The S&P 500, the Nasdaq, and the Dow all hit records during the last week of October. The resilient and always forward-looking market shrugged off slow Q3 GDP growth and other concerns in favor of the positives.
The improving earnings picture includes everyone from Microsoft MSFT to Ford F. The S&P 500 margins outlook also remains strong for 2022 and beyond, despite rising pricing and supply chain bottlenecks.
Plus, the consumer-driven U.S. economy flashed comeback signs in the first month of the fourth quarter, from hotel occupancy to restaurant dining. And consumer confidence increased in October, after three months of declines.
The bullish outlook is further supported by low interest rates that will continue to favor stocks for the foreseeable future. That said, some big names and the broader market could face a near-term pullback after the October run, with the Nasdaq 100-tracking QQQ ETF currently on the cusp of overbought technical levels.
Therefore, investors might want to turn their attention to strong stocks still trading well below their highs heading into November…
The Walt Disney Company DIS
Covid temporarily crushed Disney’s parks and theatrical businesses. The entertainment titan’s parks and resorts from Disney World in Orlando to Shanghai Disney Resort are now open. On top of that, it began releasing movies again in the theaters, with comparatively strong showings given the circumstances. Newer releases such as Shang-Chi and the Legend of the Ten Rings have performed well at the box office and more and more people are poised to venture back to the theaters in 2022.
Disney’s Star Wars and Marvel movies dominated theaters before the pandemic and they likely will going forward. Yet its new crown jewel is its booming streaming TV business, which it bolstered with its Fox deal and Hulu ownership. Disney’s streaming offerings include Disney+, Hulu, and ESPN+. These are also available in a bundle that’s very competitively priced compared to Netflix NFLX.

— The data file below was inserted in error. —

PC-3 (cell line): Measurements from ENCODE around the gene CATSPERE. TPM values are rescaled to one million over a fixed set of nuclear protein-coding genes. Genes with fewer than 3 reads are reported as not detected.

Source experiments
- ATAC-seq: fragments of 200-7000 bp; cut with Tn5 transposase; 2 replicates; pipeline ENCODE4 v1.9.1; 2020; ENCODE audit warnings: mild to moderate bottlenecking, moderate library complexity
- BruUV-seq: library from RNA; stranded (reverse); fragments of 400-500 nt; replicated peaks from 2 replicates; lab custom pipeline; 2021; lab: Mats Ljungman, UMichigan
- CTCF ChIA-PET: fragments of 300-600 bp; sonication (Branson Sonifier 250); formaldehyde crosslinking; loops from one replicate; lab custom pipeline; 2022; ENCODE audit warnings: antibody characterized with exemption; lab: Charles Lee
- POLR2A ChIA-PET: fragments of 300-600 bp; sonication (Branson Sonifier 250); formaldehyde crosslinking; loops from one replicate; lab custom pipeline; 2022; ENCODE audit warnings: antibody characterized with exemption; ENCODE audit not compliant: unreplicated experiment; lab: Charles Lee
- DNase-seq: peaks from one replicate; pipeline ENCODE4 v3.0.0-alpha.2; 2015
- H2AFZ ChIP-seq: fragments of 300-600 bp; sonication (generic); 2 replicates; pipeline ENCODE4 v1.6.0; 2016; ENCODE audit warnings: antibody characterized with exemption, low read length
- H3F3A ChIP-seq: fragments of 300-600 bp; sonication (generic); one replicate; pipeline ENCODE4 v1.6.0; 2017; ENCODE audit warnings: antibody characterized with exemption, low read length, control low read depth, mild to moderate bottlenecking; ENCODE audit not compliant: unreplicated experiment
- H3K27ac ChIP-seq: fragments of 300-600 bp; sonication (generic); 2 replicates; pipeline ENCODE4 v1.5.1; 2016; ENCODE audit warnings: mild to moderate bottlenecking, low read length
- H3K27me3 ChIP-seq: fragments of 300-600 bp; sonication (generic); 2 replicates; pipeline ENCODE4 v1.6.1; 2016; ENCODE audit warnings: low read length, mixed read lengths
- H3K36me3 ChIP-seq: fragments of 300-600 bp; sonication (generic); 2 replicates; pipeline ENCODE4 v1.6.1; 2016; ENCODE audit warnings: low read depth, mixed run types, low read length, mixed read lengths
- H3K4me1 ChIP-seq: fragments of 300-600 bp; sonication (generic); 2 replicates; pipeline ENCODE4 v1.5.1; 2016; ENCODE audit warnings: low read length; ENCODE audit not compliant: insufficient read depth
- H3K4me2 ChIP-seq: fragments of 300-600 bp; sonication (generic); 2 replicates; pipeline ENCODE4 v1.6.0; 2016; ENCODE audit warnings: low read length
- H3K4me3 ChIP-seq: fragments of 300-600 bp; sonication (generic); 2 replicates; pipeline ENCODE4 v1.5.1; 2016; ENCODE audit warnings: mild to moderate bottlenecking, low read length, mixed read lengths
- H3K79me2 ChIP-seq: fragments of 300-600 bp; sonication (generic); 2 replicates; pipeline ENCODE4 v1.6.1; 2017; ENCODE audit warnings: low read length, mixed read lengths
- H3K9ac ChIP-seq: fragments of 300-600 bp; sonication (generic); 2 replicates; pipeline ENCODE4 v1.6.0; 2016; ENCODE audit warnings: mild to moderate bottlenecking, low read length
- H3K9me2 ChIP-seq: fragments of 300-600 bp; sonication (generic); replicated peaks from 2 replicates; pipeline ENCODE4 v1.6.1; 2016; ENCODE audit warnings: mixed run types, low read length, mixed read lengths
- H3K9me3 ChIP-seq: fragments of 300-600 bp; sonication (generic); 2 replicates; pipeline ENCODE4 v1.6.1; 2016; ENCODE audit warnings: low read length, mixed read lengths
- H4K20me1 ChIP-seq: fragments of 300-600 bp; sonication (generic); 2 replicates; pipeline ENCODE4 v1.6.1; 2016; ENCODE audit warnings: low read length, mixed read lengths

Disney+ (launched in November 2019) has already amassed roughly 115 million subscribers to blow away its own guidance. The entertainment conglomerate initially put out a goal of 60 to 90 million by 2024 and it now expects to hit 230 to 260 million by then. And it has around 175 million subscriptions across Disney+, ESPN+ and Hulu—NFLX closed Q3 with 214 million.
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Even with the tough conditions, DIS revenue only slipped 6% last year. Zacks estimates call for its FY21 (period ended in early October) revenue to pop 3.5%, with 2022 projected to soar 25% to crush its pre-covid totals by $16 billion at $84.78 billion. Meanwhile, its adjusted earnings are expected to jump 22% and 106%, respectively. Disney lands a Zacks Rank #3 (Hold) right now and it’s crushed our EPS estimates by an average of 114% in the trailing four quarters.
Disney stock soared on the back of strong streaming numbers and the reopening of its parks, with it up 45% since last August. This run includes a 6% decline in 2021 as Wall Street took profits and allowed its valuation to cool down a bit. Disney is now trading 15% below its records and at a 50% discount to its year-long highs at 32.6X forward earnings.
Disney does sit below both its 50-day and 200-day moving averages, but it has plenty of runway in both the near and long-term. Wall Street is also very bullish on the stock, with 13 of the 16 brokerage recommendations that Zacks has coming in at “Strong Buys” or “Buys.” And its current Zacks consensus price target marks 23% upside right now, with its Q4 FY21 results due out on Wednesday, November 10.
Roku, Inc. YEAR
Roku’s streaming TV devices gained impressive market share in the player space that features Amazon AMZN and others. Its tech is also built into some smart TVs and it was the No. 1 smart TV OS sold in the U.S. in 2020, having captured nearly 40% of the market. Roku’s hardware business continues to generate solid revenue. But its booming digital advertising segment made it a Wall Street standout. Roku’s ad-focused platform revenue accounted for over 80% of total Q2 sales and 71% in 2020, while growing at a much faster clip.
Roku allows marketers and companies to buy targeted ads, promote their streaming movies, shows, platforms, and whatever else they are selling. The company boosted its advertising bona fides through acquisitions as well, including Nielsen’s Advanced Video Advertising business, and it announced a partnership with Shopify SHOP in late September. The company is set to thrive as the majority of ad dollars shift to digital and companies pay to find people as they pay to avoid ads where they can.